Tony Else (far left) and Sion Griffiths (not pictured) both surprised themselves with podium finishes at the Legion Track and Field Championships earlier this month. (Submitted)

Tony Else (far left) and Sion Griffiths (not pictured) both surprised themselves with podium finishes at the Legion Track and Field Championships earlier this month. (Submitted)

CVAC athletes beat personal challenges to medal at Legion meet

Brentwood students medal in 4x100m relay and javelin

Tony Else and Siôn Griffiths both had challenges to overcome on their way to medalling at the Legion Track and Field Championships in Manitoba earlier this month.

Else needed to get past a case of nerves before he could claim a silver medal in the midget men’s 4x100m relay, while Griffiths was competing on just one healthy leg, but still managed to collect bronze in the youth men’s javelin. Both athletes are students at Brentwood College School and members of the CVAC Jaguars track team who do extra throwing training in Victoria as well.

Else says he doesn’t play team sports because he gets nervous, but he still agreed to join a team of independent athletes representing B.C. in the 4x100m.

“For the 4x100m, I was really nervous that I would drop the baton or step out of my lane and the whole team would be disqualified,” he said.

Not only did he not drop the baton, Else also helped his teammates — Harrison Trustham, Caleb Hoey and Chase Haagensen — to a podium finish.

“Somehow we beat Quebec,” Else said. “Quebec is fast. Ontario is fast. They both have at least three people who are under 12 seconds.”

Else wasn’t as nervous in the high jump, where he placed 10th, which was better than he expected. He got into a little trouble in the shot put, where he fouled out on his first two throws, then needed to make the third one count so he could get into the top eight and advance to the next round.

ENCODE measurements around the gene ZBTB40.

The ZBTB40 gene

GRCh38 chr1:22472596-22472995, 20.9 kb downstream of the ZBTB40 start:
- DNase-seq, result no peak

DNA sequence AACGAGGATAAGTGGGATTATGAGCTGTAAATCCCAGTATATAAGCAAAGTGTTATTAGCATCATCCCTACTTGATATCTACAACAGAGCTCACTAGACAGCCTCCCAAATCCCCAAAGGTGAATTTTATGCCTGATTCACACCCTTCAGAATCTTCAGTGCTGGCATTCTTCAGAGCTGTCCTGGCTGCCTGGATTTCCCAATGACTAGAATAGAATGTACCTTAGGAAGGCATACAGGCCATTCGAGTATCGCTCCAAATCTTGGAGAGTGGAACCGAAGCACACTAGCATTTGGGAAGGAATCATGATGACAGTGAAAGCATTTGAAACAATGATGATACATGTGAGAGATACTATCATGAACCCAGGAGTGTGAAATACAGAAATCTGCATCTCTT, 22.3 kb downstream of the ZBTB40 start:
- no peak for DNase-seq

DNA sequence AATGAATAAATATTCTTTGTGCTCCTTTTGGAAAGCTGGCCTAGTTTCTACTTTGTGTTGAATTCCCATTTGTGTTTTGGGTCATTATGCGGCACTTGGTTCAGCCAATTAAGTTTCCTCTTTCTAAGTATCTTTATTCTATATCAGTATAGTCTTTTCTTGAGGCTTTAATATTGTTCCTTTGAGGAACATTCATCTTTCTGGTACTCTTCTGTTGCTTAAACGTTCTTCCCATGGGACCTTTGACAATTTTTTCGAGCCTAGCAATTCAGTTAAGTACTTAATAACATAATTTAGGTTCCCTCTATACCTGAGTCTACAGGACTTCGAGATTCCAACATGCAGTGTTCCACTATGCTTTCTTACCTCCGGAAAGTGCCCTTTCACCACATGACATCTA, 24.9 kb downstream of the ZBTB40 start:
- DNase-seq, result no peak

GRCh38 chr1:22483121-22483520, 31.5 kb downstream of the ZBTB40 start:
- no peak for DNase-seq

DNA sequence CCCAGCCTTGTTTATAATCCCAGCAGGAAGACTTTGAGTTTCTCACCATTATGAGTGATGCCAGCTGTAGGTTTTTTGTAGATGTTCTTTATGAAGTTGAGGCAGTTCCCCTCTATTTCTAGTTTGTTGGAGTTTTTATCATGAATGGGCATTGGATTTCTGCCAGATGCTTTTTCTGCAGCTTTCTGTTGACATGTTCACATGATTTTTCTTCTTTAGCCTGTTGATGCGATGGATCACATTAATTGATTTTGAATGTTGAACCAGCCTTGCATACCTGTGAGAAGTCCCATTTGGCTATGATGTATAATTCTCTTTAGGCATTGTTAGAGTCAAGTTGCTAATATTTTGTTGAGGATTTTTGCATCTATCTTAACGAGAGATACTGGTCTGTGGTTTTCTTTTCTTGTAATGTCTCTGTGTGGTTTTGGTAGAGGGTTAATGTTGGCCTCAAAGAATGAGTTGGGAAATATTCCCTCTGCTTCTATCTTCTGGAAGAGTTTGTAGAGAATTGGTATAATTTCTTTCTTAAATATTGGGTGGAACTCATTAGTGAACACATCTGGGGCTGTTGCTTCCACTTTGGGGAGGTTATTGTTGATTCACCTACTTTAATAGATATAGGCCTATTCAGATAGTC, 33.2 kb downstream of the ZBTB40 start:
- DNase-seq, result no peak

“On my third and final throw, I was so stressed that I was going to foul and be out of the competition,” he recalled.

Else ended up setting a new personal best to place seventh in the first round, then kept hitting more personal bests in the second round until he eventually hit 14.13 m, beating his old personal best by an incredible 1.12 m to place sixth in Canada with the best result by a B.C. athlete this year.

Legions was the biggest meet Else has attended in his two years as a track and field athlete, and it was a rewarding experience even before his first event.

“It was fun even just going to Brandon,” he said. “I got to fly to Calgary and drive there with my mom and my grandma.”

Else hopes to return to Legions next year, when he plans to take up decathlon, an event not offered at the midget level.

Griffiths missed nearly all of the track and field season this year because of a knee injury he sustained playing rugby in the spring, but managed to recover enough to attend Legions and hit a new personal best. Although he wasn’t able to defend his silver medal in the javelin from last year, bronze was still more than he expected.

“It felt amazing (to medal),” he said. “I was so shocked when they read out 59.02, the distance of my throw. Overcoming my injury and throwing further than I ever had when I was healthy was a huge confidence booster and made me believe I can get to the next level.”

Because of the injury, Griffiths didn’t even do as much of a run-up before his throw as the other athletes, confusing TV camera operators who were unable to locate him immediately.

Griffiths displayed a lot of leadership while he was injured, stepping up to help coach other CVAC throwers, which in turn helps to set up a promising Grade 12 year at Brentwood, where he will serve as Athletics Prefect.

This was Griffiths’ last go at Legions, but he has loftier aims for next year.

“My next goal right now is to get my knee better and start training more,” he said. “Next year is the World U20 Championships in Finland, so that’s the new long-term goal for me.”